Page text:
Hot sun, ocean breezes, cool vibes and lots of loving warm hearts sums up how it went down at One Love Festivals Australian debut on the beautiful Broadwater Parklands.
The reggae heat started early with Swiss up first followed by Paua, 1814, Fiji and Jamaican band Third World. New Zealand band The Black Seeds were a popular replacement for Toots and The Maytals as the large turnout of Gold Coast New Zealanders and Samoans sang along to many of their tunes. Another Kiwi band Nesian Mystic finished their set singing “kiss me when the sun goes down” as those bold enough to remove their sunglasses caught their last glimpse of the light.
Sons of Zion opened their set loud with a cracking drum solo – a great band with a backup/lead vocalist sounding a little like Guy Sebastian. Sons of Zion pleased the crowd by playing ‘Is This Love’ as they rightly declared it wouldn’t be a reggae set without Bob!
Mr. Bombastic himself Shaggy gyrated onto centre stage the total cheeky entertainer opening with ‘In The Summertime’ mixing into ‘That Girl’s’ funky beats off the deck. His big band led by the cool funky bass, trumpets and synth keyboards rocked as Shaggy gave a big up to “my people from Logan”. He went on to tease the crowd of being hot and tired and wanted them to “turn up” to match his energy levels – they were high! According to Shaggy, we were on notice that when it comes to Shaggy and Sean Paul’s shows it’s ladies at the front and dudes at the back as he leads into ‘Jump Jump’.
Shaggy explained to the crowd that he had to constantly break it down to his R&B Brother Ne-Yo that reggae music love songs were more romantic than R&B love songs. Shaggy said “Ne-Yo one in every five Jamaican men have a least ten baby mamas – that didn’t happen on no Lionel Ritchie or no Baby Face song- that happened on some Bob Marley turn your lights down low, some Gregory Isaac ‘Night Nurse’ tune” as he led into his reggae love-song ‘You Girl’ (playfully feat. Ne -Yo). This was going to be no show without an encore and Shaggy’s huge hit ‘It Wasn’t Me’ turned the green and gold up high.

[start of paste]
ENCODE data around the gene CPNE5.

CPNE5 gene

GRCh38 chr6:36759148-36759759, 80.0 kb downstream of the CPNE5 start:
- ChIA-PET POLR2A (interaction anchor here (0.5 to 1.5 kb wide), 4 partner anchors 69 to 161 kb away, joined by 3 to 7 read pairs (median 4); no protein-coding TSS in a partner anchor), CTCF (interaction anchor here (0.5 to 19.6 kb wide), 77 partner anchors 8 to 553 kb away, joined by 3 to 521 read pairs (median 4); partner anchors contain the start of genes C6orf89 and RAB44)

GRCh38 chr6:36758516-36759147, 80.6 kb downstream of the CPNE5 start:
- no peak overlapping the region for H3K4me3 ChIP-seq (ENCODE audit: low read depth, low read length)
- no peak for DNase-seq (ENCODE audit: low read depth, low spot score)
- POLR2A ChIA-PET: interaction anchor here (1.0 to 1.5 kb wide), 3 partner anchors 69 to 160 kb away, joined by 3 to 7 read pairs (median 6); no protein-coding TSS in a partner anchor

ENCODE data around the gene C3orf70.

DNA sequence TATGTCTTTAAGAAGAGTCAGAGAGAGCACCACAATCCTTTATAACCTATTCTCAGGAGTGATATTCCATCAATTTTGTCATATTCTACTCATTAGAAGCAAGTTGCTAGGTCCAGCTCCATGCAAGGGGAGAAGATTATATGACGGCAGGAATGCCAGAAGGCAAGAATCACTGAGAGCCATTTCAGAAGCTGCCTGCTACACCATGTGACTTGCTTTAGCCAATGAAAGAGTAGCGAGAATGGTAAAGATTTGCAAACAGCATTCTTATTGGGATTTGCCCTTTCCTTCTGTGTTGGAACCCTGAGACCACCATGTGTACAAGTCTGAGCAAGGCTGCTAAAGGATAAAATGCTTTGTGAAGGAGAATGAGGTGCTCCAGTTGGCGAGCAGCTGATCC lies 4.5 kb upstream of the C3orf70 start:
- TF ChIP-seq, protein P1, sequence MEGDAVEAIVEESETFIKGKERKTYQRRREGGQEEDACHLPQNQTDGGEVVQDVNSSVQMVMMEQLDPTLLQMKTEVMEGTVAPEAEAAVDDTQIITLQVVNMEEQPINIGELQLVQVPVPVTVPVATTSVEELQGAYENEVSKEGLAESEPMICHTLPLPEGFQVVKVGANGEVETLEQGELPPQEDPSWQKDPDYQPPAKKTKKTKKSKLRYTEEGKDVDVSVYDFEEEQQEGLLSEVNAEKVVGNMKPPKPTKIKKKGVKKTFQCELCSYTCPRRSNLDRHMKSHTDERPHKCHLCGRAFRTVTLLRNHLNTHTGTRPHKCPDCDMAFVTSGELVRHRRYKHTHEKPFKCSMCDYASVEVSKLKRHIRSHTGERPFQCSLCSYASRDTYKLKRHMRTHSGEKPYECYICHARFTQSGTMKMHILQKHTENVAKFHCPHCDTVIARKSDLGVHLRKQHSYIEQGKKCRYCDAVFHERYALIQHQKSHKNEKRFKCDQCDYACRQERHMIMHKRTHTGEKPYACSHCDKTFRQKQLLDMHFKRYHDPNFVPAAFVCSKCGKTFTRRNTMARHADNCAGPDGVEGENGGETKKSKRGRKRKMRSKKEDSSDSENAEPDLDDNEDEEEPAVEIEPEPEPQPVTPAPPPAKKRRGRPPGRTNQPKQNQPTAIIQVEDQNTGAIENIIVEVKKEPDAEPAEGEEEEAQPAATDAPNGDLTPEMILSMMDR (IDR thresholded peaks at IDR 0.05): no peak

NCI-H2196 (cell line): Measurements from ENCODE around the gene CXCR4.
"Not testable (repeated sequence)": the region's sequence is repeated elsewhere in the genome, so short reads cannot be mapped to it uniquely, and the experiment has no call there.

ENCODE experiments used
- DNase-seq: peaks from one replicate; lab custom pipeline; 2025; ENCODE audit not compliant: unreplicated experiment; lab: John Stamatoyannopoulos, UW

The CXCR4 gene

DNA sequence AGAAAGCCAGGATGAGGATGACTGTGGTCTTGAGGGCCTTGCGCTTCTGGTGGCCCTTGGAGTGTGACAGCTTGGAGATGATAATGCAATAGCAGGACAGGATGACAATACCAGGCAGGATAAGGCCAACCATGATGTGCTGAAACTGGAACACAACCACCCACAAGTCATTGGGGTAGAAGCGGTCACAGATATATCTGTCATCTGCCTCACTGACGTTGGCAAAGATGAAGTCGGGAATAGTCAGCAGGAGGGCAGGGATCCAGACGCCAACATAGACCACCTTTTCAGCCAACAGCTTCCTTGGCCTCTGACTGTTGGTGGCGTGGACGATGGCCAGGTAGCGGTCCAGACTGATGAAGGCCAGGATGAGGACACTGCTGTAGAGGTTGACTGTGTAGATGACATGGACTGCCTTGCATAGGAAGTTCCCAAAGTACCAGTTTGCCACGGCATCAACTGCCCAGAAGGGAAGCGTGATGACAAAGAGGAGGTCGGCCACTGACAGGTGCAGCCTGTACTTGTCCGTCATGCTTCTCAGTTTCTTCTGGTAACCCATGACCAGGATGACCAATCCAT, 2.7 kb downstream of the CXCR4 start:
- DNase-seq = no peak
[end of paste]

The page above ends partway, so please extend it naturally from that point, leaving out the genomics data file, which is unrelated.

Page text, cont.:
The syncopated rhythm of Jamaican funky beats pumped out during set changes to keep the crowd moving, grooving and singing through the waft of late evening reggae smoke while they waited for Sean Paul. There were lots of spirited dance moves on display – ‘The Pistol’, ‘The Island Sway’ the ‘Jamaican Whine Up’, the ‘I Can Dance with Four Drinks in My Hand and Not Spill a Drop’ to name a few.
Two dynamo dancers in red vinyl cheerleader skirts and bikini tops led Sean Paul on stage showing us what a disciplined athletic art form dance is. Sean Paul (SP) opened with his hit ‘Get Busy’ which was the first Dancehall single to reach No.1 in the US. Sean Paul looked New York night club slick in cool black and white threads accessorized with an ostentatious thick silver chain that radiated a million-dollar shine right to the back of the Broadwater. It was an energetic stage show as ‘Got to Love You’ kept the hands in the air.
Sean Paul’s hit ‘Fun Tonight’ feat. Sia set off a mass crowd twerk off among the ladies. His band were fantastic including a smoking DJ adding extra layers to the reggae dance hall samba fest. Sean Paul asked permission to freestyle over Ed Sheeran’s ‘I’m In Love with Your Body’ which was a big hit with the crowd.
There were several tributes to the ladies Including ‘How Deep Is Your Love’ “they gotta love for the ladies who making the babies!” Sean Paul said. ‘Boasty’ – his collaboration with Wiley, Stefflon Don and Idris Elba a lyrically true dancehall hit with its frequent use of Jamaica Creole. Sean Paul gave a big shout out to his fellow Jamaicans Third World and Shaggy as he launched into ‘Just Give It A Light’ encouraging the crowd to light up a reggae cigarette before finishing his energetic set with, ‘She Doesn’t Mind’.
You got to represent One Love and it was delivered in hefty improvised beats at Broadwater Parklands on Saturday, where I’m certain everyone was uplifted.
Images (C) Santography by Danny Santangelo